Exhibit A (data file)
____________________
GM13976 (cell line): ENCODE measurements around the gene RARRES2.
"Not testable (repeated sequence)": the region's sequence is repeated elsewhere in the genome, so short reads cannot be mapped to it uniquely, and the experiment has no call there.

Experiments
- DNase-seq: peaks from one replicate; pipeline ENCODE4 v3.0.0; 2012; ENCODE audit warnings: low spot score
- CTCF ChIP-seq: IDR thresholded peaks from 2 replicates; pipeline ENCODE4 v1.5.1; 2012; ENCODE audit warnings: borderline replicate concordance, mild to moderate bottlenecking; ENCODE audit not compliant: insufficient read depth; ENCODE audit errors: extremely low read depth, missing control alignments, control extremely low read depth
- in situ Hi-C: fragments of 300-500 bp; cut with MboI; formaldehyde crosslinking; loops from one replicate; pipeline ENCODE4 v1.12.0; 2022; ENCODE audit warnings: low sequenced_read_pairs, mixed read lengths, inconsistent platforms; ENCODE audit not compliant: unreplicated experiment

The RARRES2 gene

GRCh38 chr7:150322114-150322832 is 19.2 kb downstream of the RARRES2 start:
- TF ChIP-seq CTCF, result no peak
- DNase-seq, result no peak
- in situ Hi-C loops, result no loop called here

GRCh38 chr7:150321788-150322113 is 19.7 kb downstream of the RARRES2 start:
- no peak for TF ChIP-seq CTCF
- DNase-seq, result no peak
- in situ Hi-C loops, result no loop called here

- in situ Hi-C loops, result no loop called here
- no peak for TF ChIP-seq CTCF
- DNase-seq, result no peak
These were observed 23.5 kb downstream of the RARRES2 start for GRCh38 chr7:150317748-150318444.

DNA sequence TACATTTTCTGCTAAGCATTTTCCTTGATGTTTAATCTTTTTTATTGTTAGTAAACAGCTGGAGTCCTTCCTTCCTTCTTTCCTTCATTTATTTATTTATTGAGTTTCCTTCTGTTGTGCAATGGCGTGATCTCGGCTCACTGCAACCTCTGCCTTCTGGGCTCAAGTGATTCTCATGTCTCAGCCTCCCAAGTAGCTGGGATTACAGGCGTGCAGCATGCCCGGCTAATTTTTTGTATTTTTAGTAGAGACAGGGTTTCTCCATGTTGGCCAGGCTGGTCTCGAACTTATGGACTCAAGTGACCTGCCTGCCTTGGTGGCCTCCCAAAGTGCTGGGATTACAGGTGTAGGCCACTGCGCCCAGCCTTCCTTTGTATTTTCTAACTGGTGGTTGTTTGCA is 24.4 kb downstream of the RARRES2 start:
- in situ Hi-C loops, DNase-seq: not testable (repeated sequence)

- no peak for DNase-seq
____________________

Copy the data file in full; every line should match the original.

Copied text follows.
GM13976 (cell line): ENCODE measurements around the gene RARRES2.
"Not testable (repeated sequence)": the region's sequence is repeated elsewhere in the genome, so short reads cannot be mapped to it uniquely, and the experiment has no call there.

Experiments
- DNase-seq: peaks from one replicate; pipeline ENCODE4 v3.0.0; 2012; ENCODE audit warnings: low spot score
- CTCF ChIP-seq: IDR thresholded peaks from 2 replicates; pipeline ENCODE4 v1.5.1; 2012; ENCODE audit warnings: borderline replicate concordance, mild to moderate bottlenecking; ENCODE audit not compliant: insufficient read depth; ENCODE audit errors: extremely low read depth, missing control alignments, control extremely low read depth
- in situ Hi-C: fragments of 300-500 bp; cut with MboI; formaldehyde crosslinking; loops from one replicate; pipeline ENCODE4 v1.12.0; 2022; ENCODE audit warnings: low sequenced_read_pairs, mixed read lengths, inconsistent platforms; ENCODE audit not compliant: unreplicated experiment

The RARRES2 gene

GRCh38 chr7:150322114-150322832 is 19.2 kb downstream of the RARRES2 start:
- TF ChIP-seq CTCF, result no peak
- DNase-seq, result no peak
- in situ Hi-C loops, result no loop called here

GRCh38 chr7:150321788-150322113 is 19.7 kb downstream of the RARRES2 start:
- no peak for TF ChIP-seq CTCF
- DNase-seq, result no peak
- in situ Hi-C loops, result no loop called here

- in situ Hi-C loops, result no loop called here
- no peak for TF ChIP-seq CTCF
- DNase-seq, result no peak
These were observed 23.5 kb downstream of the RARRES2 start for GRCh38 chr7:150317748-150318444.

DNA sequence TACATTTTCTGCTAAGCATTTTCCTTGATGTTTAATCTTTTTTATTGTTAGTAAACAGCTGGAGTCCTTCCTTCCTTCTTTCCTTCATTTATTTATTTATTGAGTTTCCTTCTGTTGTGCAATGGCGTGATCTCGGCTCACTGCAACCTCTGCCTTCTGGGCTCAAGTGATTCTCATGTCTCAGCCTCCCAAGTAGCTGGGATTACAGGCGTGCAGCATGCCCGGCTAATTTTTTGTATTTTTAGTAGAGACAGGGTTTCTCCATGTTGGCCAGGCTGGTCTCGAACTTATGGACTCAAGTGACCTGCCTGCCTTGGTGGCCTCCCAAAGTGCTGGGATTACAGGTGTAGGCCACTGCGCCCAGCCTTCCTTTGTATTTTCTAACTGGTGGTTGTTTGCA is 24.4 kb downstream of the RARRES2 start:
- in situ Hi-C loops, DNase-seq: not testable (repeated sequence)

- no peak for DNase-seq